Seven Steps to Wisdom

By Dr. Matthew Boyleston

The following is a brief introduction to HBU’s freshman composition reader, Writing for Wisdom. This reader was put together by the English Department in order to provide our students with a truly Christian and Classical approach to compositions studies. However, early in the process, we felt that without a proper direction in which to approach their studies, our students would flounder or pursue goals of learning that were inconsistent with or a reduction of the higher principles of Christian education. We found a model, unsurprisingly, in the works of St. Augustine. I offer this introduction as an example of how to inspire students to study rightly and I hope it is of use to our readers.

What does writing for wisdom mean?

Writing for wisdom means moving past mere mechanical skills and rigid forms to use writing as a vehicle for intellectual, emotional, and spiritual wrestling. Writing for wisdom means moving past the kinds of fashionable current event topics normally assigned in Freshmen Composition classes to engage with wider issues and questions: Who am I? Why am I here? What is my purpose? How do I know I am of value? It means carrying on a dialogue with our status as citizens in a deliberative democracy who are called to ponder the nature of the good man, the good life, and the good society. It means, finally, the twin pursuit of knowledge and virtue: seeking not only to define the nature of the Good, the True, and the Beautiful, but to realize it in our studies, our choices, and our lives.

Seven Steps to Wisdom (Adapted from Augustine’s De Doctrina Christiana):

As Houston Baptist University students, you should be devoted to the acquisition of wisdom as the correct end to the learning of knowledge and skills. This goal is what distinguishes a Christian Liberal Arts education from that of a secular school. To help you keep track of your development, we have adapted St. Augustine’s Seven Steps to Wisdom from his book, De Doctrina Christiana (On Christian Doctrine / Learning/ Teaching). These are sequential steps and should help you monitor your responsibilities as a Christian student and scholar.

1. One must first study under the fear of God. As a Christian, you are responsible for the right use of your gifts, talents, and time. College is a special gift that has been given to you and you must take full advantage of this gift and apply what you have learned here in the proper service of the Lord and your country.

2. One must study with loyal obedience (or faith). You must have faith that we, as your teachers, know what is best for you. The texts we have asked you to read and the exercises we have asked you to complete have been developed over countless generations and represent the best practices in Christian education. You must be loyal to the curriculum and the vision of Houston Baptist University and have faith in your professors and administrators.

3. One must study with scientia or knowledge. Information does not exist in a bubble. To fully understand what you are studying you must acquire knowledge of the entire discipline. Just because you do not take a specific class in English Renaissance Literature does not mean that you may ignore the important contribution of this literature. Study is like an iceberg: only a fraction of what you need to know may be covered in classes. Classes give you the skills so that you may acquire full knowledge of a discipline on your own. Furthermore, the liberal arts should speak with a unified voice. Even if you are an English major, you must also learn every other liberal art. How can you have an accurate picture of the English Civil War without knowledge of the religious, historical, political, literary, and sociological issues involved in this time period?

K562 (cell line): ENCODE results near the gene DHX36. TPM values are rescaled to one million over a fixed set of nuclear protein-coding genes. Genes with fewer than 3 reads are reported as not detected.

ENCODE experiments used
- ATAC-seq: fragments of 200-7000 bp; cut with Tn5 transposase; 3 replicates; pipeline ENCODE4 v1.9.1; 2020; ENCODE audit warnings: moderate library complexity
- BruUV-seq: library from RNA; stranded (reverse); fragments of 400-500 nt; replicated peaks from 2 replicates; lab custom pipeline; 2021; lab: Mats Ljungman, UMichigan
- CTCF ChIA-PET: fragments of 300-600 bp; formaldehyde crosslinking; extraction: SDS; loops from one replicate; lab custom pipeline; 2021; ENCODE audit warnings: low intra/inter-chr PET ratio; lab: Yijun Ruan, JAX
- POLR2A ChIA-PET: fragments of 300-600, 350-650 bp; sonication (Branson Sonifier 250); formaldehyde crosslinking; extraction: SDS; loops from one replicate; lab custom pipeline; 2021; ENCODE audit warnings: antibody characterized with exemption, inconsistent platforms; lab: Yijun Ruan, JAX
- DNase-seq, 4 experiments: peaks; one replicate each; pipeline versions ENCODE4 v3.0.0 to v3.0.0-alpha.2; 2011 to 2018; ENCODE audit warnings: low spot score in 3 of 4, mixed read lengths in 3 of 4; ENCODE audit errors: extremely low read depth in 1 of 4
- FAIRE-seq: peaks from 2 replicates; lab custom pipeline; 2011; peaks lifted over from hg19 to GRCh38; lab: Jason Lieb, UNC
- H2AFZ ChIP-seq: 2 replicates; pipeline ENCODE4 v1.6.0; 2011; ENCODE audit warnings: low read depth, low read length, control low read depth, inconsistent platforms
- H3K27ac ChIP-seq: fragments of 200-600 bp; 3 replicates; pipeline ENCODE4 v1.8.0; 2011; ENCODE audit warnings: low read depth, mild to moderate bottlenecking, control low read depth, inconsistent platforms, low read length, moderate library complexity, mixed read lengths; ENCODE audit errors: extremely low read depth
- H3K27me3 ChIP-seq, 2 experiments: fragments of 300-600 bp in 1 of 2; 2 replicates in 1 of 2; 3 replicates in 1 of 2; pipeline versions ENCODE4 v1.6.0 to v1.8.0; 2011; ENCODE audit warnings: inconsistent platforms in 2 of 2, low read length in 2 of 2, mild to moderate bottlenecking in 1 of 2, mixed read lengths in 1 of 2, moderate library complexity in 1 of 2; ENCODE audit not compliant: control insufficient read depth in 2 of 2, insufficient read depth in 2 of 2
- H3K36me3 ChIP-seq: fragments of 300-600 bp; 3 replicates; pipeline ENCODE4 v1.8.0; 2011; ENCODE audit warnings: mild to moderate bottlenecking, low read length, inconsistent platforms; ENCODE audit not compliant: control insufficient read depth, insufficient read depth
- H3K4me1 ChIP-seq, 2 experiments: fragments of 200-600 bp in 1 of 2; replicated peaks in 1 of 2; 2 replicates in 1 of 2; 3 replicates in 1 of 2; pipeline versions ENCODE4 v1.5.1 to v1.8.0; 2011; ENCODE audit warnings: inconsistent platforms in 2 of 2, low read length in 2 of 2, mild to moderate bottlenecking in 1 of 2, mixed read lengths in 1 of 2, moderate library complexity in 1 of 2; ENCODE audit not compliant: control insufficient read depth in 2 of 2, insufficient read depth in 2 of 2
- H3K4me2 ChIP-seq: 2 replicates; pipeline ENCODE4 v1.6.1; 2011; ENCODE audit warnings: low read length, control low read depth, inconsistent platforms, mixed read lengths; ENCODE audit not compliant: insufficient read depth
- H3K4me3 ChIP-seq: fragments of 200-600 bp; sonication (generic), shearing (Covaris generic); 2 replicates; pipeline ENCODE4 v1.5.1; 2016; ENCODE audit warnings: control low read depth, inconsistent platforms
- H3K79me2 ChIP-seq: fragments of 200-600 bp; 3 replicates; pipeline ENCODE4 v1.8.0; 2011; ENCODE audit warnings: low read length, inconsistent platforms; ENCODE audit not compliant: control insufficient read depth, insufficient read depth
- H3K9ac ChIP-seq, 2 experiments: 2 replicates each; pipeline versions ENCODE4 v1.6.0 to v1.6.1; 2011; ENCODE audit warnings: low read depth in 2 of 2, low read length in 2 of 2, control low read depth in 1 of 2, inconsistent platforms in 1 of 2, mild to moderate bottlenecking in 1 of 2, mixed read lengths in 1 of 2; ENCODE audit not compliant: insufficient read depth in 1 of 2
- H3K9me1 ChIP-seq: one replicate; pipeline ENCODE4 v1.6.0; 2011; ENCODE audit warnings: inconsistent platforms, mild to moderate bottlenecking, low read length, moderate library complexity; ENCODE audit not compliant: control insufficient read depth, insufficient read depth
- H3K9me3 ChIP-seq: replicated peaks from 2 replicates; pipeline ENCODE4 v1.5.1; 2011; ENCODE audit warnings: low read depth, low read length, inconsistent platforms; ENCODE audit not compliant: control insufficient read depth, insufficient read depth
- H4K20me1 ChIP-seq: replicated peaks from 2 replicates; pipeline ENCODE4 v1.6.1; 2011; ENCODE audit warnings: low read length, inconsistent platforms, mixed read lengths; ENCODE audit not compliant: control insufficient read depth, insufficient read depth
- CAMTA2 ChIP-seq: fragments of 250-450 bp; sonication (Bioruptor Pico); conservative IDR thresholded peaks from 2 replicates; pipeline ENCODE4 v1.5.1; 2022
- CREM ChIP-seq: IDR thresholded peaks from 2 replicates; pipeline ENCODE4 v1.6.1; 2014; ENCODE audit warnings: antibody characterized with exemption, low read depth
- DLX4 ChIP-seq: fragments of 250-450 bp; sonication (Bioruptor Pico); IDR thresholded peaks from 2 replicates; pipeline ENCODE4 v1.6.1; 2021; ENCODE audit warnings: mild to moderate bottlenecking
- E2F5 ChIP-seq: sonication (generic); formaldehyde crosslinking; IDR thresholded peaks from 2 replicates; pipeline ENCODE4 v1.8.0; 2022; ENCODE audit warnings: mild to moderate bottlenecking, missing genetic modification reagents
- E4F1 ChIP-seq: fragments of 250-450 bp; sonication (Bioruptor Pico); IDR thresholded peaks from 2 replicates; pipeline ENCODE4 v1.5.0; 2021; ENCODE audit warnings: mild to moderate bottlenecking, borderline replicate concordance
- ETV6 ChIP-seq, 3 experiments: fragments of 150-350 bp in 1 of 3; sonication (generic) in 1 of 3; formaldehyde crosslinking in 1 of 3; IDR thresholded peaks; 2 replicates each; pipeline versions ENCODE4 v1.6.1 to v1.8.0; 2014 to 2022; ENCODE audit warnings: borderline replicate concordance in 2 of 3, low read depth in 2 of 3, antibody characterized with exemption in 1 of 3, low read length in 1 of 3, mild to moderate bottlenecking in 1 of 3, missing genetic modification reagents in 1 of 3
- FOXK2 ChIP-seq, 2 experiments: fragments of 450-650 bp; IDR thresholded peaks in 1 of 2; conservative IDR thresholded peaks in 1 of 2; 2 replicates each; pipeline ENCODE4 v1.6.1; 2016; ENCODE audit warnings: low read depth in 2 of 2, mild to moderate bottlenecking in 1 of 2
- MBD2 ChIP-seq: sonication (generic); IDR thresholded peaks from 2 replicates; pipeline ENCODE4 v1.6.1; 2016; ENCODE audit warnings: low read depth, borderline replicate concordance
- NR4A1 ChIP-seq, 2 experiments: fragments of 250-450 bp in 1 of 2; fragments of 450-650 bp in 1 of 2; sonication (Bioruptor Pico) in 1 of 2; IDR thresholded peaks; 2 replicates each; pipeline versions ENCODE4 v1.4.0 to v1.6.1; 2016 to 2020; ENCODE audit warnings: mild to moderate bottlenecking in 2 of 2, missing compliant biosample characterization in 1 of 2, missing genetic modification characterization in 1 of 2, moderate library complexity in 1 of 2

4. One must study with strength. Good study and scholarship is hard. Often you will need to read works multiple times, rewrite an essay through numerous drafts, and practice an art for innumerable hours. You must study with the strength of best practices as determined through trial-and-error, over generations. Lastly, you must persevere through a discipline even if the discipline leads you into areas where you are not presently comfortable.

5. One must study with good counsel. Good counsel includes reading the best books, citing the best and most reliable sources, and referring to the best commentators and analysts. Your professors offer good counsel. However, you are primarily responsible for your own learning. We offer counsel, but we do not do the work for you.

6. One must study with purity of heart. You must study for the right reasons. Although getting a job, making money, and obtaining skills are all noble pursuits, the main reason a Christian studies is to develop wisdom which he may then put in the service of the Lord and his country. Keep your eye on this goal at all times. Often, if an assignment or a reading does not seem immediately applicable, it may be because the goal is wisdom and not merely a skill-set.

7. Finally, one must study for wisdom. Wisdom sees the full complexity of an issue. Wisdom sees how all the disciplines work together and interact. Wisdom also sees the correct use of the knowledge and skills gained through study. To be wise brings you back to the first step, the fear of the Lord. As the psalmist states, the beginning of wisdom is the fear of the Lord.

 


Citations

Augustine. On Christian Teaching. Oxford University Press, 1999.


Matthew BoylestonAbout the Author

Dr. Matthew Boyleston is an associate professor at Houston Baptist University. His book of poems, “Viewed from the Keel of a Canoe”, was published in 2016 by Educe Press. His poems and essays have appeared in over 40 national journals.

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